Bringing literature and art to the city of Steel

Pittsburgh has long been known as “Steel City,” but new city rankings suggest it might be better referred to as the ’Burgh of Books or the Area of Art. Pittsburgh was recently ranked the eighth most literate city in the United States and the third best mid-size city for art.

In a study conducted by Central Connecticut State University in 2005, Pittsburgh was ranked the eighth most literate city out of 69 ranked. But Pittsburghers shouldn’t feel bad that Seattle came in first place: It rains so much there that nobody has anything better to do than read anyways!

The rankings from this study were based on a number of factors. First off, researchers took into account the number of bookstores, libraries, newspapers, and periodicals in each city. They also looked at Internet usage and the educational level of residents. Of course, the fact that Pittsburgh is home to more than 60,000 college students from the University of Pittsburgh, Carnegie Mellon University, Duquesne University, Carlow University, and several other smaller institutions must be taken into account when looking at these ratings. Pittsburgh may have an inflated number of newspapers since there are many colleges that publish their own newspapers.

Interestingly enough, 2005 was the first year that this study included an Internet resources factor “to better gauge the expansion of literacy to online media,” explained Central Connecticut State University president John Miller in a letter published online. The inclusion of this factor probably helped boost Pittsburgh’s ratings since the major colleges in the area all have extensive online library resources. Thanks, Cameo, for making our city a better place to live.

Our ranking might not seem like a big deal, but this annual study has had profound effects on some cities in the past. “The value of this study, I believe, lies less in the absolute accuracy of the rank orders and far more in what communities do with the information. It is heartening to see a city like El Paso, which did not rank well on last year’s edition, launch a citywide literacy campaign, where, among other community initiatives, ‘Read El Paso Read’ distributed some 95,000 books to community members at various events designed to encourage literacy,” explained Miller on his university’s website.

Unfortunately, not everyone in Pittsburgh exemplifies the love of books implied by this survey. Senior math major Orest Sopka jokingly noted, “Does their literature contain the word ‘yinz’?” Sopka also joked, “Ain’t need to read good to know numbers. I will be pulling more than 60K next year; that wouldn’t have happened through books.”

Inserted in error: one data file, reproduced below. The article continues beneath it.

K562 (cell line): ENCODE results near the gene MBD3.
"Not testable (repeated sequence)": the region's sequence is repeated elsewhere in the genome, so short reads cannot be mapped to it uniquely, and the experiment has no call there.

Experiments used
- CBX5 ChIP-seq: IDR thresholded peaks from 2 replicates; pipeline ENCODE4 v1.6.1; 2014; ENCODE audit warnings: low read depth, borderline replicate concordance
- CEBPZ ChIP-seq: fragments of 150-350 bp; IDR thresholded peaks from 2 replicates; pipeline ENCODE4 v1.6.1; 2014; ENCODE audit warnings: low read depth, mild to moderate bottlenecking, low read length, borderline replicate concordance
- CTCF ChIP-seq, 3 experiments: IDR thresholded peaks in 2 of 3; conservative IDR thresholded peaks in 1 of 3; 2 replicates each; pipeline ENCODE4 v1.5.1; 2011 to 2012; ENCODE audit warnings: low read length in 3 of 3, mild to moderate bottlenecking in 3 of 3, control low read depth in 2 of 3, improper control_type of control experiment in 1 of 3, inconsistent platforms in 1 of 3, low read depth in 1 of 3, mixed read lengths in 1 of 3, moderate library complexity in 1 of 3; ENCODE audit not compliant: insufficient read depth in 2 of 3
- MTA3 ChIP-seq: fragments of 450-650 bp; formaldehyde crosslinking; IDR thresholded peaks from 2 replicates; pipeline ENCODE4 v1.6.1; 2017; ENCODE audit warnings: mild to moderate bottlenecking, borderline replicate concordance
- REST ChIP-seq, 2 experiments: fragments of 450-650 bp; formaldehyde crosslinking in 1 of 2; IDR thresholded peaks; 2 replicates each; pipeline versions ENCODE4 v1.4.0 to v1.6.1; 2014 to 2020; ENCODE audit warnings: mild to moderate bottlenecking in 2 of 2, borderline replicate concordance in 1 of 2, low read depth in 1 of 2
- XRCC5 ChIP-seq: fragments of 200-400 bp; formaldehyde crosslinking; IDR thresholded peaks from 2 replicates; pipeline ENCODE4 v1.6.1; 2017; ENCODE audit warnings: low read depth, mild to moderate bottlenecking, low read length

Echoing this sentiment, Preeti Farooque, another senior math major, said, “Honestly, I think CMU stunts people’s literacy.” Certainly, heavy course loads and time-consuming extra curricular activities put a damper on students’ free time, but it is unlikely that going to college actually decreases literacy rates.

Students from other majors had differing opinions on literacy in Pittsburgh. Simi Singh, a junior ethics, history, and public policy major, said that she reads magazines and other books during vacations and outside of class.

Pittsburgh was also recently ranked the third best mid-sized city in the United States for its art exhibits. In a poll conducted in the magazine American Style, Buffalo, N.Y., came in first place, followed by Albuquerque, N.M. Only last year, Pittsburgh was in 10th place in the same survey.

What caused the ranking to improve? According to the Pittsburgh Post-Gazette, this improvement in ranking is due to an unlikely source: glass. Glass has been gaining attention in the city lately ­— Pittsburgh will even be home to the annual Glass Art Society conference next July. The buzz from this conference has already had a positive impact on art exhibits in Pittsburgh because “anywhere that conference goes brings dozens of exhibitions with it. The Pittsburgh Glass Center has been instrumental in that and has really focused on it,” reported Christine Kloostra, a writer for American Style, in an interview with the Pittsburgh Post-Gazette.

While not everyone on campus has a high regard for books and art, Pittsburgh’s seems to be on the rise, getting a lot of positive attention that may translate into even better rankings next year.